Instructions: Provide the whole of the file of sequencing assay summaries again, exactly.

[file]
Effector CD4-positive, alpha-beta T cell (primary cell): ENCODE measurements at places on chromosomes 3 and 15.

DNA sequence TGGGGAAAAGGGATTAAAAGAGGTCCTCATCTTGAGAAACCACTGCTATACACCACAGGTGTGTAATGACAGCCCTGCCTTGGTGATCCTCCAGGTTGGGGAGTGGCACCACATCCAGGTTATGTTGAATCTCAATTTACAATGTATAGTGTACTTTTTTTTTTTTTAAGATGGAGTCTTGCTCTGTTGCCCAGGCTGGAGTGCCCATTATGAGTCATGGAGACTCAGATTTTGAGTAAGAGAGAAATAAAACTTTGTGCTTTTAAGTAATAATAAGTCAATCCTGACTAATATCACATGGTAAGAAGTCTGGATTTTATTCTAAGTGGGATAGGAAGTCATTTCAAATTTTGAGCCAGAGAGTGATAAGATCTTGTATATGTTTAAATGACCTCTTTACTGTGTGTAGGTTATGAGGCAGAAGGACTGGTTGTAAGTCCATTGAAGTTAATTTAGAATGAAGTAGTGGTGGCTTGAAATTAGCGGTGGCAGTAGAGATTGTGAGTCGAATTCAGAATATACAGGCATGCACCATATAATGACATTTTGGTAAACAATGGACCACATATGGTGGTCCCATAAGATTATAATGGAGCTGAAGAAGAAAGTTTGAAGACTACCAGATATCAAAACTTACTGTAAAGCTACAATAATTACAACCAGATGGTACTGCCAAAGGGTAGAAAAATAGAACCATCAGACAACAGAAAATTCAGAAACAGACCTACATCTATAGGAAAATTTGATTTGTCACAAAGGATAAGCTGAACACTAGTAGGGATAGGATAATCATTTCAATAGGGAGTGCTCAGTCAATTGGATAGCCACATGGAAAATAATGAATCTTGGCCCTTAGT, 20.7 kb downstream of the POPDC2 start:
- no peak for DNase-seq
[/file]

Effector CD4-positive, alpha-beta T cell (primary cell): ENCODE measurements at places on chromosomes 3 and 15.

DNA sequence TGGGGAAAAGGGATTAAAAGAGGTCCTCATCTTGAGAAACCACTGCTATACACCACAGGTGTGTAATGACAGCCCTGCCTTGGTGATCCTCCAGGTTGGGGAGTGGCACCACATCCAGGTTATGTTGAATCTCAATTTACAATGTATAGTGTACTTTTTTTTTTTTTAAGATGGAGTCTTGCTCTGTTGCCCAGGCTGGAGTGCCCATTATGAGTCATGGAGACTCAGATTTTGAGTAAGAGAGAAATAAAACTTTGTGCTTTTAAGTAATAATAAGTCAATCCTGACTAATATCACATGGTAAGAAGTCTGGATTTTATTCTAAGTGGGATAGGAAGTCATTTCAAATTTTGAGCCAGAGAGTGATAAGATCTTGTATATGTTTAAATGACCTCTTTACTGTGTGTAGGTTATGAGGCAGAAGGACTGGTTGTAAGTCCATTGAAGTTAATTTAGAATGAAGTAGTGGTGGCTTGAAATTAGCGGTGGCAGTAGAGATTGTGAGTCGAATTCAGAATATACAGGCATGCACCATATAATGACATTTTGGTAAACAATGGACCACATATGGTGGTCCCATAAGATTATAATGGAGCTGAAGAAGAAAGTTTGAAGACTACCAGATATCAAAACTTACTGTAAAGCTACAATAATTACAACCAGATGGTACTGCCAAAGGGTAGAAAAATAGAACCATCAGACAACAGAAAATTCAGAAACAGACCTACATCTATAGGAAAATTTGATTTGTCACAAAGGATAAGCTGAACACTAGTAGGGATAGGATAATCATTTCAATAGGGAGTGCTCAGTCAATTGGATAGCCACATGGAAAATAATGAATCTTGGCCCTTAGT, 20.7 kb downstream of the POPDC2 start:
- no peak for DNase-seq